Jamaica Gleaner / Eight months into the 30-year concession agreement for the Kingston Container Terminal (KCT), Auditor General Pamela Monroe Ellis has assessed that the public-private partnership (PPP) contains only minimal contingent liability to the Jamaican Government.

At the same time, she has recommended that the Ministry of Finance and the Public Service, along with the Port Authority of Jamaica, ensure effective monitoring of the project to mitigate against the risk of any implicit contingent liabilities being realised.

In an independent assessment report tabled in Parliament on March 14, Monroe Ellis noted that KCT achieved financial close during the first quarter of fiscal year 2016/17, and the concessionaire Kingston Freeport Terminal Limited took over the operation on July 1, 2016.

The Financial Administration and Audit Act requires the auditor general to certify that a PPP involves only minimum contingent liability accruing to the government.

“In keeping with this mandate, I assessed the contingent liability exposure of the Kingston Container Terminal by examining its activities over the medium term,” Monroe Ellis said.

She said that based on her assessment, using the International Monetary Fund/

World Bank public private partnership fiscal risk assessment model, “I have assessed that the KCT PPP arrangement contains only minimal contingent liability.”

The auditor general also noted that as a user-pay PPP

the concessionaire possesses responsibilities for most

of the 11 risks categories identified.

Under the Public Bodies Management and Accountability Act (PBMA), the indebtedness of the user-pay partnership is not counted as part of the public debt. But if the likelihood of a contingent liability arises for the public body involved in the arrangement, then the liability is quantified and added to the public debt.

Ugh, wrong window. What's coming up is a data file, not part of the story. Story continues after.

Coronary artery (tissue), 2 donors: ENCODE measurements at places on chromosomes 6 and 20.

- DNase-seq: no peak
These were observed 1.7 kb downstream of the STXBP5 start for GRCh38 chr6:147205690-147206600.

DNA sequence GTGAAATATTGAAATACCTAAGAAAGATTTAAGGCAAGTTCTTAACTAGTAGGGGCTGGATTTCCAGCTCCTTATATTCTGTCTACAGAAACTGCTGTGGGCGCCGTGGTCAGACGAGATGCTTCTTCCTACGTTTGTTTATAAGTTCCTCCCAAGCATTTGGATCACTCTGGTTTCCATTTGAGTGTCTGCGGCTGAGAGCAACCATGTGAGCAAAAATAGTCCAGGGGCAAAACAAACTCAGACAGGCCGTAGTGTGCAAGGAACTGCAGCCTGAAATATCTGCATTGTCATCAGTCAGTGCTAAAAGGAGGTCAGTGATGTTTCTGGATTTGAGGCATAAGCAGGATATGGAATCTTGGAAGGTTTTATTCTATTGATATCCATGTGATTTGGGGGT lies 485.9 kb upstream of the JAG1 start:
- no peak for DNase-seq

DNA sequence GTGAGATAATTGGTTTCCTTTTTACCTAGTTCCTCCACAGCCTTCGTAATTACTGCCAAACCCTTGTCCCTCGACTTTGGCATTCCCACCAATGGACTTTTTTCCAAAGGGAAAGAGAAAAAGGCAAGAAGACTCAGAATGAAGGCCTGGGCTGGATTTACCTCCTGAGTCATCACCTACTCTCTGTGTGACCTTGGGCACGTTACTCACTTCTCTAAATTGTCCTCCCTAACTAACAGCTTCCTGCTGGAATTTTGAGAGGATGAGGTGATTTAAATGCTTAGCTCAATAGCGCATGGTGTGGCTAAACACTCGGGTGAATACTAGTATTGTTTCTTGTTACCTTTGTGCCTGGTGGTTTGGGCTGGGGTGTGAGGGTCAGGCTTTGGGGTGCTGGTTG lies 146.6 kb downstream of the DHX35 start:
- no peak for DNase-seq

PRINCIPLES FOR PPPS The Jamaican PPP policy, approved by Cabinet in

2012, sets out the principles that should guide decision-making by ministries, departments and agencies utilising PPPs to improve infrastructure and the delivery of public services.

The concession entered into by the Government to finance, design, build, operate and transfer the KCT was in line with projected business due to the expansion of the Panama Canal, which was expected to bring significant changes within the regional shipping industry.

Monroe Ellis noted that under the terms of the agreement

for the operation of KCT,

the concessionaire is solely responsible for financing the implementation of the concession and may use the agreement as security for obtaining financing.

Loan financing amounted to US$265 million with the rest of the capital works financing to be sourced from equity and internally generated funds of the concessionaire.

Financing, for the phase-one works was finalised through

a consortium of financial institutions led by the

Inter-American Development Bank.

The facilities mature in June 2031 with a moratorium up to May 2020 and bear both variable and fixed interest with repayment in US dollars. The end of the loan moratorium coincides with the end of phase-one construction works.

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